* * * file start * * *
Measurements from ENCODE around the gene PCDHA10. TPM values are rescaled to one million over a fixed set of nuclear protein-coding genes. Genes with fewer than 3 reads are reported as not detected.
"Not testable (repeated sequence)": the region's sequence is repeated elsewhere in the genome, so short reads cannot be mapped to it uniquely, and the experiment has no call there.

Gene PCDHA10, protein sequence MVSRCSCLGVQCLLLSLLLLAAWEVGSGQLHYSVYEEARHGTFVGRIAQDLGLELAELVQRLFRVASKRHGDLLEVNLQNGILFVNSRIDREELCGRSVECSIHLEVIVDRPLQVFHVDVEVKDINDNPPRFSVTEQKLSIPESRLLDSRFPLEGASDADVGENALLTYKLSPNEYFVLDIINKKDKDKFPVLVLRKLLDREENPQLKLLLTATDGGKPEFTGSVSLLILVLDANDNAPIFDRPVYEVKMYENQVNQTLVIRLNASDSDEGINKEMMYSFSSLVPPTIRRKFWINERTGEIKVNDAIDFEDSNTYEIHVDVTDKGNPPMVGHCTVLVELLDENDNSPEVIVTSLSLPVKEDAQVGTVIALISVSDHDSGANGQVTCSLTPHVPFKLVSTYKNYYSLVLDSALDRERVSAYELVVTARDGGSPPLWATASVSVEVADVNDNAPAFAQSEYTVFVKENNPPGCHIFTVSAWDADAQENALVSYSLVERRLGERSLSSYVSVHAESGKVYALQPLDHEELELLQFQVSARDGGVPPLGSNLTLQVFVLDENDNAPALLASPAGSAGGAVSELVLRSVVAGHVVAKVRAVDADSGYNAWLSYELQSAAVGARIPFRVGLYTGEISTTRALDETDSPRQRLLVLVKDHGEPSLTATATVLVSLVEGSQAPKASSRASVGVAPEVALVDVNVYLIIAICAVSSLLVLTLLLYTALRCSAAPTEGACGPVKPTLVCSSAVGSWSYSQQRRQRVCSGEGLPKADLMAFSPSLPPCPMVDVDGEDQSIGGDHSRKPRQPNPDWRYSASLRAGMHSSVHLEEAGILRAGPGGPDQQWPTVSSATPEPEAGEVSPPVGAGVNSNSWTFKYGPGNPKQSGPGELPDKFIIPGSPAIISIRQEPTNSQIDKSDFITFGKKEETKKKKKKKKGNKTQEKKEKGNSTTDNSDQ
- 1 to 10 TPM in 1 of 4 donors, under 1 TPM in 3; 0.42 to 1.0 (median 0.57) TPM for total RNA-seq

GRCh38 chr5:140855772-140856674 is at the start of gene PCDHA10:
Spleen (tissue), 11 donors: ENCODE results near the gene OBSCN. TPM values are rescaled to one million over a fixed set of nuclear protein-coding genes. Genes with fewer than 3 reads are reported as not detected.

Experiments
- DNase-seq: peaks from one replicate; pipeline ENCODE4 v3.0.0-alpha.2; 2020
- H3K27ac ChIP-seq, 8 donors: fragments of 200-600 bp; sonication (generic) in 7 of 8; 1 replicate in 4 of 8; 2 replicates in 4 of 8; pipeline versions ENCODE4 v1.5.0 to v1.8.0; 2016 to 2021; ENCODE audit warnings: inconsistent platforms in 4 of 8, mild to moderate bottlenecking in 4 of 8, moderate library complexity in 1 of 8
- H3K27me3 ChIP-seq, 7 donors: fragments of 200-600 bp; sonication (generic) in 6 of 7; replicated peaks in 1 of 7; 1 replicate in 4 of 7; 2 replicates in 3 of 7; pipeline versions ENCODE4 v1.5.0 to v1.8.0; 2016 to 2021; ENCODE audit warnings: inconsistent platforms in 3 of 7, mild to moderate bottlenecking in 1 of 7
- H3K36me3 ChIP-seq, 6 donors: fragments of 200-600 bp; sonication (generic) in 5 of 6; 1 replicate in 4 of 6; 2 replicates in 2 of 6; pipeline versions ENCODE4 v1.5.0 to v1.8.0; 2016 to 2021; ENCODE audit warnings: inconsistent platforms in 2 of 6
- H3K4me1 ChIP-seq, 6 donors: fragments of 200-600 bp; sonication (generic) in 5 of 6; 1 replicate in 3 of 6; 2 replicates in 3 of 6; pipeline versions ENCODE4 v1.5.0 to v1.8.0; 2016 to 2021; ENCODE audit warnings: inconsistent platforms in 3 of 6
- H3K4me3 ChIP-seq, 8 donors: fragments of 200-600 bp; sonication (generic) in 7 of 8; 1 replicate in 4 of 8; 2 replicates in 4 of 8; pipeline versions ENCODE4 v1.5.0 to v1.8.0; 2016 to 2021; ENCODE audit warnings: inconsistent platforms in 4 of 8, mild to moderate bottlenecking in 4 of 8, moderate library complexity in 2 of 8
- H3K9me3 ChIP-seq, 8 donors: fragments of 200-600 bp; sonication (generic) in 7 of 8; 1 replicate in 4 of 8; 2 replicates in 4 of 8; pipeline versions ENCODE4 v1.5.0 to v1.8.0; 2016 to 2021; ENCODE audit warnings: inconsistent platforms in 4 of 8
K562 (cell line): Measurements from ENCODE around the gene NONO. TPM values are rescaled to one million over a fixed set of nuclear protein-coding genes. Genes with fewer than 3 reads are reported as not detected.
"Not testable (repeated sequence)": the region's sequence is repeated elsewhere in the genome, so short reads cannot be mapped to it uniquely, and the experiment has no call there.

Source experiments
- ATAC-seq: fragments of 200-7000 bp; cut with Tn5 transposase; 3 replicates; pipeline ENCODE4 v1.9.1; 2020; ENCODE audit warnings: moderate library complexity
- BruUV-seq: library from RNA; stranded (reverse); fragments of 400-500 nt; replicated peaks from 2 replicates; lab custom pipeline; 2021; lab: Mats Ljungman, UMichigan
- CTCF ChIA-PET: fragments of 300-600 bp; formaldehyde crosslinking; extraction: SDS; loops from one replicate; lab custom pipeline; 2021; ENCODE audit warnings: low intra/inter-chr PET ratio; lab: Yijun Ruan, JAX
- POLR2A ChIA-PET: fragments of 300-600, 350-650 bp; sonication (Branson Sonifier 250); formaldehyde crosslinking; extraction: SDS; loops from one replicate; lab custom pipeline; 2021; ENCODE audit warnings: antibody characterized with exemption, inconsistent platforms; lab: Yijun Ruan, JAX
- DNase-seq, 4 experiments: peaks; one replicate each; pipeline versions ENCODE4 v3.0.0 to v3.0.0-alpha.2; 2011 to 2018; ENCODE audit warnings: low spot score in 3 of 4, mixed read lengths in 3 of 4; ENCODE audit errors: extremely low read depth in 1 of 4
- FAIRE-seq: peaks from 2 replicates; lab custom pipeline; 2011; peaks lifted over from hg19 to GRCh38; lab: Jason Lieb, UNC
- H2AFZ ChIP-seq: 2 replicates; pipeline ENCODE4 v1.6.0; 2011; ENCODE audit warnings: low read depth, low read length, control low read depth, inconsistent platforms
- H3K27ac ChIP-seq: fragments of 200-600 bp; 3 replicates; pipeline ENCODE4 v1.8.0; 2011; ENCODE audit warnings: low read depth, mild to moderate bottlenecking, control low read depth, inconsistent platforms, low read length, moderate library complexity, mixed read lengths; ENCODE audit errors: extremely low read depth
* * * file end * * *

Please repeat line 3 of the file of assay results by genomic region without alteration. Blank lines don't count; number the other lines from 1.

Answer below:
Gene PCDHA10, protein sequence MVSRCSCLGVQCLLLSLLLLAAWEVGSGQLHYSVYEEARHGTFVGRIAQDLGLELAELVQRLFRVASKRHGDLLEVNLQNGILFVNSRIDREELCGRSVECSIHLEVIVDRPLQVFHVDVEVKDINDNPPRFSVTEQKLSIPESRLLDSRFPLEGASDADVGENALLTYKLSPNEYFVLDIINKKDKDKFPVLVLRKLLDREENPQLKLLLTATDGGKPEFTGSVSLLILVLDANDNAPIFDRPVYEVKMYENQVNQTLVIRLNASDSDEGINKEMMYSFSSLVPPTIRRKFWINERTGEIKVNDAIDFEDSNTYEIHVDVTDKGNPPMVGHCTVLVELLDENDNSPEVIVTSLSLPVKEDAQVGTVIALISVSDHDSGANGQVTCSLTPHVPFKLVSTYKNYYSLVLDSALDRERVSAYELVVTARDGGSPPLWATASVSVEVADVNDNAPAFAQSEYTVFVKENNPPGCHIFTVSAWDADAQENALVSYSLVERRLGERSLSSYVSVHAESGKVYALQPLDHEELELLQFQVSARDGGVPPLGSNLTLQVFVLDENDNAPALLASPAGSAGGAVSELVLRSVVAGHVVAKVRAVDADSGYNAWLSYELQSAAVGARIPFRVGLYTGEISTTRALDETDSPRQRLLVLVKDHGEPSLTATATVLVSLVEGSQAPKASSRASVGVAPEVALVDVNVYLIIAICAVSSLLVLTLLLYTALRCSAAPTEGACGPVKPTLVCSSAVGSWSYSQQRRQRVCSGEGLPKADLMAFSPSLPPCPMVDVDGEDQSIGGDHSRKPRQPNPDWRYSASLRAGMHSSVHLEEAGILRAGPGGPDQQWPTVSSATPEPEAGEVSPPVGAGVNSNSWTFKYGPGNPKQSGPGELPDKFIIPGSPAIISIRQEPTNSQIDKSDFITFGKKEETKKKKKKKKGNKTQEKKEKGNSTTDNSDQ